(Det talade ordet gäller)
Ladies and gentlemen,
Estonia and Sweden have much in common, but one of the most important shared interests is the Baltic Sea, the vital bridge that unites our peoples, cultures and trade.
As a child I learnt to appreciate the sea and everything it has to offer. I have been lucky to always see the water from where I live. At an early age my Father took me out fishing and every summer my family used to spend a few weeks on our boat, mostly on the Baltic Sea.
The biggest challenge however is for all of us to really understand that the beautiful surface of the Baltic Sea does not speak the truth. The fact is that seven of the ten largest marine dead zones in the world are all located in the Baltic Sea.
The sea is deeply rooted in my heart.
Therefore it has come very natural to me to carefully follow the development of the Baltic Sea. During the past years I have felt like in a roller coaster, going from utmost alarm to moderate joy; bad news succeeded by good ones and vice versa.
One thing is for sure: we will go nowhere without co-operation between states and individuals. Luckily enough the Baltic region has a wide range of inter-governmental organizations and a long tradition of co-operation - from the age of the Hansa until today. EU and the Helsinki Commission for the Marine Environment, among others, are important actors in the efforts to attend to, and to save our jewel, the Baltic Sea. Estonia, which is chairing HELCOM this year, is well in the forefront of this co-operation.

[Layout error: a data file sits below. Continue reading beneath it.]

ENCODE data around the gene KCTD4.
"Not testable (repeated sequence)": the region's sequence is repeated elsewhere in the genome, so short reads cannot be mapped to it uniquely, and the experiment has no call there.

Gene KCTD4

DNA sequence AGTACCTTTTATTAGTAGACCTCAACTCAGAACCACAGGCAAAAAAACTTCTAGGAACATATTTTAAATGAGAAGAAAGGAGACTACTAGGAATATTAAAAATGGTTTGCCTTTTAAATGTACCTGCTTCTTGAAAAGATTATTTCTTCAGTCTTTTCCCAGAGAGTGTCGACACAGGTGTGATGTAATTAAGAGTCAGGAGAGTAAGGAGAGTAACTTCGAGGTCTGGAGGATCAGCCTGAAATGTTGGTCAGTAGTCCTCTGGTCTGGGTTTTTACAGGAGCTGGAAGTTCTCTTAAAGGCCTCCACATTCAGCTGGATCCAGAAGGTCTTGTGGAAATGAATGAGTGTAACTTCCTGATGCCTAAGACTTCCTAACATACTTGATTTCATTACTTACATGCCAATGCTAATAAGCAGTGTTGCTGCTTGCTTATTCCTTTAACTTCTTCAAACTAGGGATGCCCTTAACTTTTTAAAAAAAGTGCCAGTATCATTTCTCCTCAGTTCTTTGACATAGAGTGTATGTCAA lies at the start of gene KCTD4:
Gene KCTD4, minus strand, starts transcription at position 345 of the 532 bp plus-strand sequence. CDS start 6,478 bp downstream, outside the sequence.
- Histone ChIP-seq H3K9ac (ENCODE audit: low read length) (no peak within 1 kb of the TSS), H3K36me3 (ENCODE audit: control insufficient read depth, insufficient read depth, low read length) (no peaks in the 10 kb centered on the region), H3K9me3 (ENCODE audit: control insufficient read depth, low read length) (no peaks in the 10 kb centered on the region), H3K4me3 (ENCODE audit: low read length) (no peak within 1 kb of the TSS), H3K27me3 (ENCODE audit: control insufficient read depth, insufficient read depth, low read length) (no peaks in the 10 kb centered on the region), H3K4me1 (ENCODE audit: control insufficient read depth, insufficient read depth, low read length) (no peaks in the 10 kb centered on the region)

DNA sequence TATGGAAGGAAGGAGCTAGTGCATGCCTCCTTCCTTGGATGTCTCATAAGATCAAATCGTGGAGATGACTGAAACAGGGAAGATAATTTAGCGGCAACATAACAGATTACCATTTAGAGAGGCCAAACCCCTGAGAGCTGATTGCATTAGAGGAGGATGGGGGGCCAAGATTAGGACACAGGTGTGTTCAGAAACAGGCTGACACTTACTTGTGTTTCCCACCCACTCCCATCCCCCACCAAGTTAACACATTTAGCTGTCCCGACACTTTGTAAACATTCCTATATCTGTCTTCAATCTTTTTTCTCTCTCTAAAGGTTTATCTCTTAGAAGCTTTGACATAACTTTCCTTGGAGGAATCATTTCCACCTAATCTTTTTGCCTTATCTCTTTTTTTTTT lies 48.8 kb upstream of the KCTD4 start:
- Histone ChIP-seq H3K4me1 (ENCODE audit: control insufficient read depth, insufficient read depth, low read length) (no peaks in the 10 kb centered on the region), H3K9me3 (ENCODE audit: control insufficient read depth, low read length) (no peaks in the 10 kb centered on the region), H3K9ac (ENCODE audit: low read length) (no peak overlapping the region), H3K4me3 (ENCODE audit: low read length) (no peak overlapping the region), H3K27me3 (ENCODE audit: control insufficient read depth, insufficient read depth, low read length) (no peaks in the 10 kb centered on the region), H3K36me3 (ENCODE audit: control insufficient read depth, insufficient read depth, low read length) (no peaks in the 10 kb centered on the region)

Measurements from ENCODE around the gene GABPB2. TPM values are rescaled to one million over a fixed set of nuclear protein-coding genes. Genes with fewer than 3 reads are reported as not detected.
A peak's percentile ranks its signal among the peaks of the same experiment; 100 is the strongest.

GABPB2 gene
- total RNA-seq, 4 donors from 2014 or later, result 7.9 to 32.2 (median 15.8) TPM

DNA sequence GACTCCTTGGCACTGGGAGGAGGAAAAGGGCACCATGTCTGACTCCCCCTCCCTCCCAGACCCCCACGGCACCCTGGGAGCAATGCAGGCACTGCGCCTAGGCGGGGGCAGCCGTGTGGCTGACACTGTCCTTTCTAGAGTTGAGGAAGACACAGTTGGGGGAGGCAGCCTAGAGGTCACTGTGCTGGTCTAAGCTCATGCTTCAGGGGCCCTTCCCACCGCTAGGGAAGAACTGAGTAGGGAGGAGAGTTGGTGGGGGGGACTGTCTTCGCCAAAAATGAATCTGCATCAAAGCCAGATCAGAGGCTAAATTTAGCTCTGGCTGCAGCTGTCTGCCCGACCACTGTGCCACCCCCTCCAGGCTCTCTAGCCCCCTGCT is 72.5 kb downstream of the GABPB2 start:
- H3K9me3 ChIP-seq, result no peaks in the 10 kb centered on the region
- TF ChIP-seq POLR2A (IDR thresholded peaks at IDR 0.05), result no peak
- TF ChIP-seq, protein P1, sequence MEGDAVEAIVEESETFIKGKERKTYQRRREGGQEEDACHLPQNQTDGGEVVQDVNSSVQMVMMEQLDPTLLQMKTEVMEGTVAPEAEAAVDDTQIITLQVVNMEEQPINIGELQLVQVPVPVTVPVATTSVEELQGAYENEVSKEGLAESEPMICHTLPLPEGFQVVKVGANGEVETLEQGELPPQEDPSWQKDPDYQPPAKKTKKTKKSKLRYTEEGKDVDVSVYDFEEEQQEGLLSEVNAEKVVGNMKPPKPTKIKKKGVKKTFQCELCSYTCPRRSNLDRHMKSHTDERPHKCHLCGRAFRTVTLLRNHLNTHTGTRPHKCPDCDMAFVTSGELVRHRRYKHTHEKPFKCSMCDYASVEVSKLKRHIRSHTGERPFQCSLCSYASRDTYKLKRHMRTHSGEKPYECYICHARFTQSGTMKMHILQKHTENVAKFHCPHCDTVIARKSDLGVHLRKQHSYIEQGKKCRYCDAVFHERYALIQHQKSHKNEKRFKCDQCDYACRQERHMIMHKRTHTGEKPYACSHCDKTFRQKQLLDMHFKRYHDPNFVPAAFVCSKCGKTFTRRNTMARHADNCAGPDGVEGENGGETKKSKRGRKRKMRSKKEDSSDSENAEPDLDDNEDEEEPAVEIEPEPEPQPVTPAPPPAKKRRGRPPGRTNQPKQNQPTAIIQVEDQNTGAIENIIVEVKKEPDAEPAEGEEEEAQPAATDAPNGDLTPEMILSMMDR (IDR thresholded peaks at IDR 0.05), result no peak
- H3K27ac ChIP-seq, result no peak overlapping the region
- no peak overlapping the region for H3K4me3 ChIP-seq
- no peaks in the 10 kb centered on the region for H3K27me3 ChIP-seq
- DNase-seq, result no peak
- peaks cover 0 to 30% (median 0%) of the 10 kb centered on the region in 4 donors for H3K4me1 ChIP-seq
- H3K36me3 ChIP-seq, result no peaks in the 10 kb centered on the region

My sincere hope for the future is that science and policy will be able to communicate and join hands in order to reach the goal of restoring a healthy and productive ocean.
Last week I was able to spend a whole day - together with my father - listening to scientists from Stockholm Environment Institute telling their stories about their research and practical work around the world. Congratulations to the Institute, which is celebrating its 25th Anniversary this year and co-hosting this Forum. You have contributed in a substantial way to our science-based knowledge about sustainable development not only in marine environments but in general.
I wish that my daughter, when she grows up, will have a warm relationship to the Baltic Sea. That all children shall be able to swim and play in the water, without being hindered by algal bloom. That all children shall be able to eat the fish, and not having to worry about dioxins and PCBs accumulating in their bodies. That all children shall be able to experience and enjoy the Baltic Sea that not only looks beautiful but de facto is sound and sustainable.
As it often has been said: "sometimes things become possible if we want them bad enough".
I hope that we - all of us - want this more than just enough.